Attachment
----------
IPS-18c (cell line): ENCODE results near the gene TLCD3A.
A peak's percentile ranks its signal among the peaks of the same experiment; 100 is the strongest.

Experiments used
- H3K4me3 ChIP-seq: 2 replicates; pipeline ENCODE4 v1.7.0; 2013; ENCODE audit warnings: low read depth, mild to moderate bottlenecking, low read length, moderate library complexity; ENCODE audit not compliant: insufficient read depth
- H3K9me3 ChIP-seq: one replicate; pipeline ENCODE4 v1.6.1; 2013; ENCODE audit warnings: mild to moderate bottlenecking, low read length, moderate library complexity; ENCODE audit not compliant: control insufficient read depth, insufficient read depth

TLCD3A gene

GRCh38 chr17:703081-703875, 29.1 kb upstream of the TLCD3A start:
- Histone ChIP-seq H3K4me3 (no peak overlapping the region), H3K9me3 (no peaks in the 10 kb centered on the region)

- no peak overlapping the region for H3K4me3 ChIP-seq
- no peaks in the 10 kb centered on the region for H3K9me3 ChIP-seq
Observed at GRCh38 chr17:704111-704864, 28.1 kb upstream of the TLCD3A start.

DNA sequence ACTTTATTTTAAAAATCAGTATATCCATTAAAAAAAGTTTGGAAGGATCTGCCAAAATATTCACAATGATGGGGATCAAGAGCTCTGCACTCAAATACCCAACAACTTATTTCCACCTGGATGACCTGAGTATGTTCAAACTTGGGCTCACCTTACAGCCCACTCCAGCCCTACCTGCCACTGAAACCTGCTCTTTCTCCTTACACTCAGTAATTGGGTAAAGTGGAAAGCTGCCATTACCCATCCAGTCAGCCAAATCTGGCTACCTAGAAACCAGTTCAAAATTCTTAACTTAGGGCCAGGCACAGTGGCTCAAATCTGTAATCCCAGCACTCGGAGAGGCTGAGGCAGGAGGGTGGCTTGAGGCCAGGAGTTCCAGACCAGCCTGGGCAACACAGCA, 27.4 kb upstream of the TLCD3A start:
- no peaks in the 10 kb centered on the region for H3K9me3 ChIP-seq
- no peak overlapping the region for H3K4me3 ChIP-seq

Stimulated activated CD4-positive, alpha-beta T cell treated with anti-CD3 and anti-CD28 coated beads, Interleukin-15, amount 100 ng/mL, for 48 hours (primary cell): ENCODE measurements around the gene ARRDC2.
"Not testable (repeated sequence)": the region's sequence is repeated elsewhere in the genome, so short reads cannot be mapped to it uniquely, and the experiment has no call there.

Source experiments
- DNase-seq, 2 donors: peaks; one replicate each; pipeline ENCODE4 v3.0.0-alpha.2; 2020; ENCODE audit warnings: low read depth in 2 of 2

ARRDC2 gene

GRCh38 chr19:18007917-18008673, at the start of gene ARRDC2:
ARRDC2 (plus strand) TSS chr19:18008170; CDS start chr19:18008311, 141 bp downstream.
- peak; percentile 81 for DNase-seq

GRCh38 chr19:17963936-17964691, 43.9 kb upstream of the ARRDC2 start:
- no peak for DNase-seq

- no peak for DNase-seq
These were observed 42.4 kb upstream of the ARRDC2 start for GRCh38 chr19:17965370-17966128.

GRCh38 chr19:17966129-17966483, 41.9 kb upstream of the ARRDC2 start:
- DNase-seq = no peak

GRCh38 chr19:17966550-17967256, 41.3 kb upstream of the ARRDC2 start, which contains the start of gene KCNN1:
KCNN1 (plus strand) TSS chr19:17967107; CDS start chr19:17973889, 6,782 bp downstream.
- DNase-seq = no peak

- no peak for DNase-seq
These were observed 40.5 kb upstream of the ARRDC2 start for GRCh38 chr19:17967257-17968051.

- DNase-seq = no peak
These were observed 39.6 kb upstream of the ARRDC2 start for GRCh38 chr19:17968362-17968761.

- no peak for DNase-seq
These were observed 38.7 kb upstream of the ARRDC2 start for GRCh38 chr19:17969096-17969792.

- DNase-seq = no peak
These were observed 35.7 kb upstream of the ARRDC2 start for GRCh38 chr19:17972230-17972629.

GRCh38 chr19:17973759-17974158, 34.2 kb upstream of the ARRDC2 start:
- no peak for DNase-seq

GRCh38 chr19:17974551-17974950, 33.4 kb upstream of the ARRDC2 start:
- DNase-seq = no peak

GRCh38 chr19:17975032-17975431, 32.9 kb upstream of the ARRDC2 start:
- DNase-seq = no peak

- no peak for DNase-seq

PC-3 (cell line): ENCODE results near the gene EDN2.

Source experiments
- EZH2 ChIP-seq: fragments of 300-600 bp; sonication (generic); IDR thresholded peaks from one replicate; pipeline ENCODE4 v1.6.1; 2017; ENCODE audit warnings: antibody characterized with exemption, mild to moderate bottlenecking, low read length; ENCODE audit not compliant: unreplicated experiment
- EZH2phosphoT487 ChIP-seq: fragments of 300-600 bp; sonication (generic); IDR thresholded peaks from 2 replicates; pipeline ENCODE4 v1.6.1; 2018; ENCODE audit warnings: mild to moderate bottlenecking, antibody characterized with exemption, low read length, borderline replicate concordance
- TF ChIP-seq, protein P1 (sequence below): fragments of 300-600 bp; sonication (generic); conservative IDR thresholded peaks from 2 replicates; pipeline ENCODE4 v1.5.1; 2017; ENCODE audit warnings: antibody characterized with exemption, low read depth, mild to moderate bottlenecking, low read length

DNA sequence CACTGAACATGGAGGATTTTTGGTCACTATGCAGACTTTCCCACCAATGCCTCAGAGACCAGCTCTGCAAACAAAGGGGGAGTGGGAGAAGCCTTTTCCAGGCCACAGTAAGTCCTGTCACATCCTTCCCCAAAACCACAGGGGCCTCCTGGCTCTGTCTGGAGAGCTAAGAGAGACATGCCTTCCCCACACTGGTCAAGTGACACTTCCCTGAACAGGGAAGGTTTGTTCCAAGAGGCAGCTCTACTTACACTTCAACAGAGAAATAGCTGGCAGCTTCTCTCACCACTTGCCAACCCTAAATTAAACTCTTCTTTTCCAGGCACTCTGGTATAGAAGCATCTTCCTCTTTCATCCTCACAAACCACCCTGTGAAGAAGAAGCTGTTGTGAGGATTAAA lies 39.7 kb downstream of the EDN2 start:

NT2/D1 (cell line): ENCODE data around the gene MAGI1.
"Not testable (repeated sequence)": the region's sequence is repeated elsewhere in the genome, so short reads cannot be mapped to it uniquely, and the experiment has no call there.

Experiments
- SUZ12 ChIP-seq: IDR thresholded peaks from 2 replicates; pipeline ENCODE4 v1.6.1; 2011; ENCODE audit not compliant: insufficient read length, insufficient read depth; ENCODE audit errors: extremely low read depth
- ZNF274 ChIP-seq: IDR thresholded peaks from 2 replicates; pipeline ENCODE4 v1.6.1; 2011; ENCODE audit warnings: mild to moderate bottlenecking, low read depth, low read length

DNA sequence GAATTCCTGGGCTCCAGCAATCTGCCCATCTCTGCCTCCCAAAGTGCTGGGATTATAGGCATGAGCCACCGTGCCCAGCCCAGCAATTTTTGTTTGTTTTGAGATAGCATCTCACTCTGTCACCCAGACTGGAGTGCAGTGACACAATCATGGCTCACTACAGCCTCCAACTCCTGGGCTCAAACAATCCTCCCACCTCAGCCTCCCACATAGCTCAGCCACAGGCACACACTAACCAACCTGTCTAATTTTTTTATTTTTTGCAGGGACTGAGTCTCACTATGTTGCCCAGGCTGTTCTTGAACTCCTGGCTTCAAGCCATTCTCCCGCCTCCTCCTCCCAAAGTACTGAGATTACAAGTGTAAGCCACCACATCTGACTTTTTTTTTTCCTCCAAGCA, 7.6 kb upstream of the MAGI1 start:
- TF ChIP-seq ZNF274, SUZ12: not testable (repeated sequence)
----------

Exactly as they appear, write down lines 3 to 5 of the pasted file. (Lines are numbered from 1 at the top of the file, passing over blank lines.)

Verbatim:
Experiments used
- H3K4me3 ChIP-seq: 2 replicates; pipeline ENCODE4 v1.7.0; 2013; ENCODE audit warnings: low read depth, mild to moderate bottlenecking, low read length, moderate library complexity; ENCODE audit not compliant: insufficient read depth
- H3K9me3 ChIP-seq: one replicate; pipeline ENCODE4 v1.6.1; 2013; ENCODE audit warnings: mild to moderate bottlenecking, low read length, moderate library complexity; ENCODE audit not compliant: control insufficient read depth, insufficient read depth